Use the same procedure for reducing O scale plans to S scale.

Use 75% scale.

Because all of our plans are specifically designed to print on standard size printers, many of the O scale plans span two or more sheets for each view. This shouldn't cause a problem when converting to S scale.  Just make sure to align the crop-marks when joining finished sheets together.

Fig. 9

Scale Model Plans TT Scale Structure Plan


This is an HO Template file from Plan 2008 - CNR 3rd Class Depot scaled to TT scale.

When using the Templates option included in the plan package, all you need to do at this point is to cut out the patterns and trace onto your building materials.

Fig. 10

Once printed out to the reduced scale, the Template sheets can be cut out and traced directly on  to the building material as usual.

Fig. 11

Central Ontario Railway Depot in Z Scale

This is Plan 735, C.O.R. Depot, constructed in Z scale using N scale plans and Model Builder Software.

Fig. 12

1:10 scalemodel buildings

Using HO Scale Plans for 1:10 (RC) Scale Construction:

We have recently added selected 1:10 scale plans to our catalog (see our 1:10 RC scale plans) but there are a few other ways to get 1:10 scale from our plans:

When printed, the structure views on our plans end up being actual size. This has a benefit, even though the plans include traceable templates, of being able to take measurements directly off the sheets, with no calculating necessary. Several of the O scale 1:48 plans use “tiled” sheets so that when printed, the sheets are trimmed and taped together so that they are actual size as well. Because most of the HO scale plans do not require tiling, front, left, plans view etc. do not span pages. For this reason it is recommended to use the HO (1:87) scale plans to calculate the measurements required for 1:10 RC structures. Unfortunately, the traceable templates will not be of benefit for 1:10 construction.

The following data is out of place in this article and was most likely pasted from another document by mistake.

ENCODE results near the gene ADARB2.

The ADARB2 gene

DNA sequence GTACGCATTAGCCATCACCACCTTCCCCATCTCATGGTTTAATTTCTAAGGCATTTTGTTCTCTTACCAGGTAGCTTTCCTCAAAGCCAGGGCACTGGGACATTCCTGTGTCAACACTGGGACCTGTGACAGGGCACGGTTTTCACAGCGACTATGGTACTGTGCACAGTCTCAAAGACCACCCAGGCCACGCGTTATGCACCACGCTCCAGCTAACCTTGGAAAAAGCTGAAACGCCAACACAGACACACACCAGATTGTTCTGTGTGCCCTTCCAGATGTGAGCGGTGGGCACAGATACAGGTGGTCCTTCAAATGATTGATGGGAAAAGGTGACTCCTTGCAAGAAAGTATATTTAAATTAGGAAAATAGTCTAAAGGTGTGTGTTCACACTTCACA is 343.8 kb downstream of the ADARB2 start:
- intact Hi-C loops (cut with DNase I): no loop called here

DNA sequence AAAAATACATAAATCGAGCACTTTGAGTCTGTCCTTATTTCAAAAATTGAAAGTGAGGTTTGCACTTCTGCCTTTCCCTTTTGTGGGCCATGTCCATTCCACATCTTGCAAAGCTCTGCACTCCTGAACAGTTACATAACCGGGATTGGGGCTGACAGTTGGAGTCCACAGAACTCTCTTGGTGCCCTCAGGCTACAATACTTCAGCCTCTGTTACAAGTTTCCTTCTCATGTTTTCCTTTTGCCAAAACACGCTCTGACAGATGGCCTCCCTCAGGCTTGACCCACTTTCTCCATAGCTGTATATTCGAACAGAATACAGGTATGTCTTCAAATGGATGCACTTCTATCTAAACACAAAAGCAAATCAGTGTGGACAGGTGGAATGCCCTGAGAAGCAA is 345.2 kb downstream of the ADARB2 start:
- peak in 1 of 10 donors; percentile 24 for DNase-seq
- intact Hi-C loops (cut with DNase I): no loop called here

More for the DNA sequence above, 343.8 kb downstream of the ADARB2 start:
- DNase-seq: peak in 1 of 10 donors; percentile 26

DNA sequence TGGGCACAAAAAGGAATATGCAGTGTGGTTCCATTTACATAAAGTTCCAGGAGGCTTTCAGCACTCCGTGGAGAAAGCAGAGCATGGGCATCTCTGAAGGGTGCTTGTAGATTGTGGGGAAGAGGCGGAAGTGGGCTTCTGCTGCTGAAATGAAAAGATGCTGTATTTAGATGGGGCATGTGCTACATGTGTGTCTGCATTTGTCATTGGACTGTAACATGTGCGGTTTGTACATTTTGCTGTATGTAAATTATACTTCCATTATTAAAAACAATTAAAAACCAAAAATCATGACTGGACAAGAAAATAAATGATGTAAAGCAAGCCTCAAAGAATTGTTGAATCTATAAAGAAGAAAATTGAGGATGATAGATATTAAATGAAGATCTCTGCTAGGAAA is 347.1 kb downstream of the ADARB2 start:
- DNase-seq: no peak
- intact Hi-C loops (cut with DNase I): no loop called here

Here’s all you need to do:

From the HO scale plan take the given dimension and multiply by 8.7 or 87/10. If you prefer to work in metric you can print out the plans and measure directly off the sheets, then multiply by 8.7 or 87/10. That’s all there is to it.

Fig. 13

RC 1:10 scale plans


In the example on the left, the dimension 1 1/16" is multiplied by 87/10.  The result of 9 39/160 is rounded to 9 1/14".


To make life easier, you can use an online fraction calculator. Here are some examples:

Online fraction calculators:

Fig. 14

View our On-line Catalog

of N Scale, HO Scale, OO Scale, and O Scale plan packages which include scaled plans, traceable templates, SMP online catalogCardstock patterns, and importable Model Builder templates, then click to download the printable PDF files so you can get started on your next project.


Information provided in these tutorials is for informational purposes only. Owners of this website offer no guarantees and assume no responsibility or liability of any type with respect to the content of these tutorials and will not be held liable for any damages or injuries caused by using or misusing the information on this site, and anyone using these methods does so at his/her own risk. By viewing these articles you agree that you will not hold, or seek to hold, Owners of this site responsible or liable with respect to the content of this site. Processes illustrated on this website should not be undertaken without a complete understanding and knowledge of the safe and proper use of all related tools and processes.

Return to Links Page 

Back to Top

© 2016 T. Carson   Contact Webmaster